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Motorsport | Formula 1

Toto Wolff © Gallo Images

Only results count, says Wolff



Mercedes is under pressure to succeed after disappointing results in three years since it rejoined Formula One as a works team, motorsport chief Toto Wolff says.

"The pressure for success is great, otherwise it wouldn't be any fun," he told dpa in an interview.

"That's Mercedes-Benz. Mercedes has gone into Formula One to drive for championships and win championships...That has to be the aim.

"Perhaps you cannot expect it right away but when a team functions then it generates an amazingly positive image which you can also measure in real figures."

The 41-year-old Austrian has succeeded the German Norbert Haug who was motorsport chief for 22 years, while Mercedes have acquired Briton Lewis Hamilton, the 2008 world champion, from McLaren to team up with German Nico Rosberg on the track.

How prepared Mercedes are for the 2013 season, which begins with the Australian Grand Prix in Melbourne on Sunday, remains to be seen, Wolff said.

"The only thing I see are the historical results and what's happened in the few weeks I have been here. I would like to see confirmation in the first races of how the team works, how it functions under pressure before I can make a judgment."

Wolff has, however, already been impressed by the impact Hamilton has had on the team.

"A great guy. That once again confirms my own belief that there is a lot more to being a world champion than merely having a strong right foot (on the pedal)," Wolff said.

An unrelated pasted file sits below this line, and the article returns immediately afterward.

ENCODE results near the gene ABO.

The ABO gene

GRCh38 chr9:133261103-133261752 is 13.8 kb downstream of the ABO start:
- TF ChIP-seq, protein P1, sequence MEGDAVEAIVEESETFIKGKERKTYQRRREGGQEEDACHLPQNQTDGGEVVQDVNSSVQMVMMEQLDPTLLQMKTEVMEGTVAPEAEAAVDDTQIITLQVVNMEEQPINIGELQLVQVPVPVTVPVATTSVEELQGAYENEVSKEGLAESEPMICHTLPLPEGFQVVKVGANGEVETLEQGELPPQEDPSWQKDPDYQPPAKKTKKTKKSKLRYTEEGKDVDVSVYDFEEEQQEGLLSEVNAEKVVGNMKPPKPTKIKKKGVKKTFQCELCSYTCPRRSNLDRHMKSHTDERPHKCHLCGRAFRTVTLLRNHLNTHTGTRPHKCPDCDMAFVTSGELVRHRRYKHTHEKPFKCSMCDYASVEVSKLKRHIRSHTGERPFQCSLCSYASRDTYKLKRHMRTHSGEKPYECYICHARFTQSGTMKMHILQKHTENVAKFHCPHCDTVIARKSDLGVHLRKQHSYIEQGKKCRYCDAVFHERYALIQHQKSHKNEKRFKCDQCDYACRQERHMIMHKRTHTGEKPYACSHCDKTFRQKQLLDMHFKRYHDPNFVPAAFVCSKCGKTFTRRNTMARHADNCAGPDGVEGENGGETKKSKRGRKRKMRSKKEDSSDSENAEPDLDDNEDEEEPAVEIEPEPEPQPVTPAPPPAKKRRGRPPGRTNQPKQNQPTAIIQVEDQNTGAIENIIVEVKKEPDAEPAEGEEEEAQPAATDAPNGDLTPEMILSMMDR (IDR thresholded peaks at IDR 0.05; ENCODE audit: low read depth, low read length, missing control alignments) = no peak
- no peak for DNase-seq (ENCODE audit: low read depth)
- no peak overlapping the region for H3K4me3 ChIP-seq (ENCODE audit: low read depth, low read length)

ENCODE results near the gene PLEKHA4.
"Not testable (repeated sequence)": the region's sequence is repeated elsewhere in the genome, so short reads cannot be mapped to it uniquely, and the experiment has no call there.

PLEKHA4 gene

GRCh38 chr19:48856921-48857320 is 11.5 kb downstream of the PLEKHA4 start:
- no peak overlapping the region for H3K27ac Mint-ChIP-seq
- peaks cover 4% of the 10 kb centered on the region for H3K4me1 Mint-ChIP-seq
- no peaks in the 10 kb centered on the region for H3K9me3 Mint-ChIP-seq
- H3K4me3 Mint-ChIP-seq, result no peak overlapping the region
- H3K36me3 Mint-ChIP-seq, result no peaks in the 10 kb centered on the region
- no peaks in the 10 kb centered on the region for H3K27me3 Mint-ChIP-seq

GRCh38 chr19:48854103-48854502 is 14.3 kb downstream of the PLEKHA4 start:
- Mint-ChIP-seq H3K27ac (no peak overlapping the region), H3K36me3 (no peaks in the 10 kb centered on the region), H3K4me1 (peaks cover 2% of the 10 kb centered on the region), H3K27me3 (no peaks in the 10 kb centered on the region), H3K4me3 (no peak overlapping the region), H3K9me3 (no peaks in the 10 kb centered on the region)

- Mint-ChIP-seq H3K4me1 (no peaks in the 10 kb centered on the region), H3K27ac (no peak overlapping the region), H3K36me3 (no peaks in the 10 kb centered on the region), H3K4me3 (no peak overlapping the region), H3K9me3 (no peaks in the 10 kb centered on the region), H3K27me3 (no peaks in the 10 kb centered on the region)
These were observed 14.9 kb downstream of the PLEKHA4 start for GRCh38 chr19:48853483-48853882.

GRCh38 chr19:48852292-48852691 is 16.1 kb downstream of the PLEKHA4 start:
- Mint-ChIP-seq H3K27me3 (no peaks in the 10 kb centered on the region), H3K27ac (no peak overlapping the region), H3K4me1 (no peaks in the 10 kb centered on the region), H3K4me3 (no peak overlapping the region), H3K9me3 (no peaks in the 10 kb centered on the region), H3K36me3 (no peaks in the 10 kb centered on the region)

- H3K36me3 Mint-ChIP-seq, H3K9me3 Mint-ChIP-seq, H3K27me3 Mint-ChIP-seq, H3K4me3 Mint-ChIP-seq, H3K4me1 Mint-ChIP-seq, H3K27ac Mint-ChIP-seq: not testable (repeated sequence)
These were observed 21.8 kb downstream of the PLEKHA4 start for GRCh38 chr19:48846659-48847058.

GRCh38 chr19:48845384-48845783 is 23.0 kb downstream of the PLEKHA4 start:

"He has social intelligence, he is good with people, he knows how to motivate them, he is a meticulous worker. It's a lot of fun to work with professional people. If they are also nice, that's even better. All of us in the team are delighted that Lewis has joined us."

However Wolff dismissed talk of the first year being a form of apprenticeship at the team for Hamilton following six years in Formula One with McLaren.

"None of us will be satisfied with a learning year. We all want the best possible results and are doing everything for this. In the end we are a team, we win and lose together," Wolff said.

"I don't see any problems ahead for us. It's a bit like a marriage. We want to stay together in good and bad times."

Wolff forms the management of the Mercedes Grand Prix team with fellow Austrian and former world champion Niki Lauda and team principal Ross Brawn. The new set-up will not affect Lauda's role as a television pundit, Wolff said.

"You cannot tell someone like Niki Lauda what or what not to do. That would certainly be the wrong signal. He is a three-time world champion," he said.

"You have to take your hat off to what he has achieved. Niki has great abilities. He is direct and sees things quickly. We want to use these strengths. We have an open relationship and can say everything to each other."

On whether continuing speculation on the future of team principal Brawn had been a distraction, Wolff said: "A Formula One team is judged on how quick it is on the track. Everything else is secondary.

"The car has been developed by (technical director) Bob Bell, (engineering director) Aldo Costa and the technical team. We can give our input as best we can, but at the end of the day it plays no role on what is discussed at the owner level."

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